Before considering these books, I had the lofty opinions of the man, that we all come away from school with. But they were, as of yet, unfounded. After listening to these three books, it becomes easy to understand why it is difficult to adequately comprehend and appreciate just how much we all owe to the character of George Washington.

Bottom line: Most of us don't know the half of George Washington's greatness. Enjoy!

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Alaska, Texas & Chesapeake

Author: James Michener

I can only imagine, judging by the size of his books, that reading one of James Michener's books is a chore, but listening to them is amazing. His ability to describe settings and events turns your vehicle into a movie theatre. Furthermore, he always writes a fictitious story wrapped around accurate painstakingly researched history to bring the past to life.

Alaska was outstanding. It tells the entire story of Alaska becoming a US Territory and finally a state. Among his amazing descriptions is one of an endless string of gold prospectors ascending one of the mountain passes in Canada – each party carrying a year's supply of goods — about a ton, more than half of it food. Along the ascent were Canada’s Northwest Mounted Police (now the Royal Canadian Mounted Police), who kept the peace and enforced customs and duties. When a party was fatigued or could not continue, they were obligated to step aside and permit the others to pass. But, once folks got to the gold fields, life became treacherous - lawless. Striking gold was a life threatening event.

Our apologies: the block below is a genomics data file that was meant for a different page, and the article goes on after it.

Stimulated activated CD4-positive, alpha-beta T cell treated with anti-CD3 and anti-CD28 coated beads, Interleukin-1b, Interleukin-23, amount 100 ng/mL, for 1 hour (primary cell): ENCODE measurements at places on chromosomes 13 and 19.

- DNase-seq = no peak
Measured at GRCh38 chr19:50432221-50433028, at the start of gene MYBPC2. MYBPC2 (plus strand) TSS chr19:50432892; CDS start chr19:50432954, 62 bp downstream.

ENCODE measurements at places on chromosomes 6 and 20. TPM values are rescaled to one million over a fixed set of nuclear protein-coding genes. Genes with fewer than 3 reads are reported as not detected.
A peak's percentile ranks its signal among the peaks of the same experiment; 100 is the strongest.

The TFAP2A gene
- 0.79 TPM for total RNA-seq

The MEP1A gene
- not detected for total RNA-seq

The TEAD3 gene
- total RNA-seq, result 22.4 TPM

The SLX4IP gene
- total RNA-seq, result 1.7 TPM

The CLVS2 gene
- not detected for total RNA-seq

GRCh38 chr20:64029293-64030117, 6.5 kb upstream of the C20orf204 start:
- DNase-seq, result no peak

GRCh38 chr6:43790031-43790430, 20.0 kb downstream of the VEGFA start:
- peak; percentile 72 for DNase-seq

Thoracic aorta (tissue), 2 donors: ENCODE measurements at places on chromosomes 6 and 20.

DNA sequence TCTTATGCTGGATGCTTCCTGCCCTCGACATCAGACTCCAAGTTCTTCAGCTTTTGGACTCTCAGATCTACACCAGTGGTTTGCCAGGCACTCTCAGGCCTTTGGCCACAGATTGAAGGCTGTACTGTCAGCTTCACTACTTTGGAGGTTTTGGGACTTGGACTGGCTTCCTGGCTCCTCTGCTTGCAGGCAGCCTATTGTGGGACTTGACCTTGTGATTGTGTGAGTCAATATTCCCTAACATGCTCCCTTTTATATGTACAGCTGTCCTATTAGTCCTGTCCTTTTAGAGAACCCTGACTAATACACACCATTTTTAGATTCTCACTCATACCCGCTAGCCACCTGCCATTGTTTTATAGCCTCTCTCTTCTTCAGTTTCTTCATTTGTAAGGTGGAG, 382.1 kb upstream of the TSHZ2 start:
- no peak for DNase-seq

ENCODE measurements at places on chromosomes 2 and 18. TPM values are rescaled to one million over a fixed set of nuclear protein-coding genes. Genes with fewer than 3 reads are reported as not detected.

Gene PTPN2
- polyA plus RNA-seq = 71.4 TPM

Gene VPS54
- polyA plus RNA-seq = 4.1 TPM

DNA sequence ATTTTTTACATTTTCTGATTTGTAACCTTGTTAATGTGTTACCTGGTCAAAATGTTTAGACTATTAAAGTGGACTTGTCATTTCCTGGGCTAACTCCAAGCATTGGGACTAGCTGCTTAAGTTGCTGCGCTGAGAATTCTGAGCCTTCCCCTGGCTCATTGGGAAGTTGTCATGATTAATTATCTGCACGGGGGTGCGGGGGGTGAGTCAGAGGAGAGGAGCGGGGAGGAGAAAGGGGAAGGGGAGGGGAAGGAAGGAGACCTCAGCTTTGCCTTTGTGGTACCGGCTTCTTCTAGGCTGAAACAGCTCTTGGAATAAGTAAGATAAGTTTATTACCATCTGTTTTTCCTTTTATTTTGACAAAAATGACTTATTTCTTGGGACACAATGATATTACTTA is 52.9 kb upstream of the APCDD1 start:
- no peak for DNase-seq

Texas, offers the entire history of the state from being a territory of Mexico, through the Alamo and on to statehood.

Chesapeake tells the entire story of the settlement of America from the from the first explorers, through the Mayflower and on up to Early American life.

I can't say enough about James Michener's ability to bring a story to vivid life in your imagination through audio.

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Thanks Michael for sharing this great resource. And thanks to Marc for the link to Project Gutenberg. I downloaded Grant's memoirs and it is indeed all you say.

I've liked everything I've read by Joe Ellis, most of all his book "American Creation." The Washington book was an eye-opener. You might also check out his Jefferson book - American Sphinx - and the collection of tales called "Founding Brothers."

FWIW, I didn't particulary care for the John Adams book from McCullough. My favorite writers on this period are Page Smith and Gordon Wood. I've been holding off on starting Wood's latest book as a kind of reward for myself - a present to be opened after I hit a few other benchmarks in biz - and am greatly looking forward to it.